Andrew Guyton's Blog

This article is reposted from an article I wrote for The Technique (official site, Wikipedia article), published on July 20, 2007. (html, pdf). You may also be interested in Buzz’s Wikipedia article.

Many symbols represent Tech to its students and the world at large, but none as well as our favorite black-and-yellow striped Buzz. Our loveable mascot resembles an anthropomorphized yellow jacket, complete with white gloves and stylish black Converse high tops.

Back in the 1890s, the term “yellow jackets” was used to describe Tech’s fans, who would literally wear yellow jackets to sporting events. On October 29, 1905, Coach John Heisman told the Atlanta Constitution to refer to Tech’s teams as the Yellow Jackets instead of the variety of names they’d gone by before, which included “Blacksmiths,” “Techity Techs” and “Tech Boys.”

Buzz as we know him today is a relatively recent development, though. According to a 2004 letter to the editor in the Alumni Association’s Tech Topics magazine, Judi McNair was the original inventor of Buzz. In 1972, she donned a homemade yellow jacket costume and performed at “a couple of the home football games,” rode on the Ramblin’ Wreck and was in the 1972 Blueprint.

Apparently without knowledge of Judi McNair’s costume or experience, another student performed a similar feat a few years later. In 1979, Richie Bland paid $1,400 to a costume designer at Six Flags to make a yellow jacket costume. The first appearance of this new-and more expensive-Buzz was at a pep rally before the Tennessee game that year. Bland didn’t ask anyone for permission, but he managed to get away from security and ran onto the football field; most people assumed it was just part of the act. By the following spring, Buzz was part of the cheerleading team and the school’s official (human) mascot.

In 1981 Bland passed on his Buzz duties to his friend Jeff Cooper, who invented the process to audition potential Buzzes and recruited a second Buzz because “there was so much to do.”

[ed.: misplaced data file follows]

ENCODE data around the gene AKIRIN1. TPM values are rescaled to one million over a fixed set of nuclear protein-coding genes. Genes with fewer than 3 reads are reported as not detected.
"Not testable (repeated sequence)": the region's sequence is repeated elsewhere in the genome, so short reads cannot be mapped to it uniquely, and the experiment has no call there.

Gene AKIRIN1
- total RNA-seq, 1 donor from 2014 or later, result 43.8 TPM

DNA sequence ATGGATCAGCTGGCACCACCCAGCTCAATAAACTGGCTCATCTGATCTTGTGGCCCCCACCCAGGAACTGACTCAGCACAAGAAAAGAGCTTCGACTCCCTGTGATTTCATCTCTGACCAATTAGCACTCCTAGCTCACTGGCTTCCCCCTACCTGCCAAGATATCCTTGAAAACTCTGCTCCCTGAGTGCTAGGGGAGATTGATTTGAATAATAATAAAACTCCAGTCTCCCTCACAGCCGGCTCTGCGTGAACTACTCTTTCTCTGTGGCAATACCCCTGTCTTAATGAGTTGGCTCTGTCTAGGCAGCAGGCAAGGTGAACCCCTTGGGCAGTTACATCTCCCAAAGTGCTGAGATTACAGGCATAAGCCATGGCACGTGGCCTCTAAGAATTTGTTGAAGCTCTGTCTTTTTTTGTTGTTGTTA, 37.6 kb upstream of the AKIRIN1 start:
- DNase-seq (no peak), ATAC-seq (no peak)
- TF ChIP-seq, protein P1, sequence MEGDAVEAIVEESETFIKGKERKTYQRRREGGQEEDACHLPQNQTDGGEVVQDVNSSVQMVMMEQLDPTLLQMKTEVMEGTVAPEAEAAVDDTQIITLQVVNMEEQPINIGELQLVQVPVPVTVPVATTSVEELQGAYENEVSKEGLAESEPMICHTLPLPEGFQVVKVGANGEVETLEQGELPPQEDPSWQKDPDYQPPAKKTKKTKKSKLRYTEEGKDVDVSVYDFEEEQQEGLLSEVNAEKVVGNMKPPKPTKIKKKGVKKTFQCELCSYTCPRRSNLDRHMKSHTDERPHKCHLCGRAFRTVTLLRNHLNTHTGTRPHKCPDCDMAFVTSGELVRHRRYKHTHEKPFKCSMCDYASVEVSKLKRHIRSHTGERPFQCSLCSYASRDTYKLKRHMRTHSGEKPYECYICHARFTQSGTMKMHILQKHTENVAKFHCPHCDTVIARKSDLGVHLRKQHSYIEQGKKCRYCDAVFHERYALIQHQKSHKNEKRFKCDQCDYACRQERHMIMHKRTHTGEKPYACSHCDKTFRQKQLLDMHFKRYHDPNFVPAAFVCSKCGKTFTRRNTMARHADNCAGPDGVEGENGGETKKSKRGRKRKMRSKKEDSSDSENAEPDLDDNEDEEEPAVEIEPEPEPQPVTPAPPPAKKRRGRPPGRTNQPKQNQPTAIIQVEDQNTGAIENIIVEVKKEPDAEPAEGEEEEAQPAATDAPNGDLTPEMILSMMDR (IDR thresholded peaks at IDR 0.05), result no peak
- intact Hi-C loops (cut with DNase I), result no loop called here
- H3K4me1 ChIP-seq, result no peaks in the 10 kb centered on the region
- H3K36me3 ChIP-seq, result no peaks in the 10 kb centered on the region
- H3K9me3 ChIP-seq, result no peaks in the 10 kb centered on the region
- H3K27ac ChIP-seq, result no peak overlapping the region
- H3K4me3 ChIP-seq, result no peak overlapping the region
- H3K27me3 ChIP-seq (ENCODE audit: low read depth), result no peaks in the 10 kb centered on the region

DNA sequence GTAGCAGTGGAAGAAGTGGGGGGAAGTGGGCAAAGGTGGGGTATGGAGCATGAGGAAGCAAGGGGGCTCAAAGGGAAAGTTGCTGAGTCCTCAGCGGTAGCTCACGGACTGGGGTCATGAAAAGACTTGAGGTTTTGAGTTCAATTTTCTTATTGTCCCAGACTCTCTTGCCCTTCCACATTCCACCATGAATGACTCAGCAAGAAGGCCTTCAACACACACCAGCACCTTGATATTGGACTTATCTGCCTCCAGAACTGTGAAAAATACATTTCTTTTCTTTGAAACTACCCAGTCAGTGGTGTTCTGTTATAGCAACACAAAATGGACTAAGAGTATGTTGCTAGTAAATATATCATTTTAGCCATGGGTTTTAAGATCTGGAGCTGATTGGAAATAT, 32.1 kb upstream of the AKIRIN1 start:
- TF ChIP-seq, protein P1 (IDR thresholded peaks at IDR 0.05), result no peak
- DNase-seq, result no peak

Other traditions have developed since then. The current Buzz does pushups at football games, one for every point scored by Tech. Buzz is also known for the “Buzz Flip,” a front flip sometimes considered to be his trademark move. Buzz has parachuted onto the field before, and conducts the Tech band for the Budweiser song.

In 1985, Buzz inspired the now-familiar Buzz logo, initially designed by Mike Lester. There have been a few disputes involving the name and logo since then. The most notable of these came when Tech and the Salt Lake Buzz, a minor league baseball team in the Pacific Coast League, were engaged in a trademark dispute from 1996 to 2001. In the end, the courts declared Tech the winner, ordered the Salt Lake Buzz to use a different name and awarded Tech $600,000.

Buzz has also participated in numerous mascot competitions, with some interesting results. After Sports Illustrated (SI) named UGA IV America’s best collegiate mascot in 1997, Access Atlanta (an online arm of the Atlanta Journal-Constitution) created a poll to verify SI’s results. A student posted about the poll on Tech’s newsgroups, and several students worked to make sure Buzz won this time. In the end, Buzz reigned supreme with 162,297 of 243,080 votes, while UGA IV was left in the dust with a mere 9,091 votes.

The 1997 Technique joked that “some Bulldogs must have voted for Buzz.” Tech’s winged mascot has also competed in the Capital One Mascot Challenge, earning around 500,000 votes and tying with seven other mascots for fifth place. In 2004 and 2006, Buzz placed second in the Mascot National Competition in Daytona, Florida.

Buzz may not be as old as the Ramblin’ Wreck, but he’s every bit as much of a mascot and one of Tech’s most nationally known traditions. Whether he’s crowd-surfing over the SWARM or riding in his ramblin’ go-cart, everybody loves Buzz.

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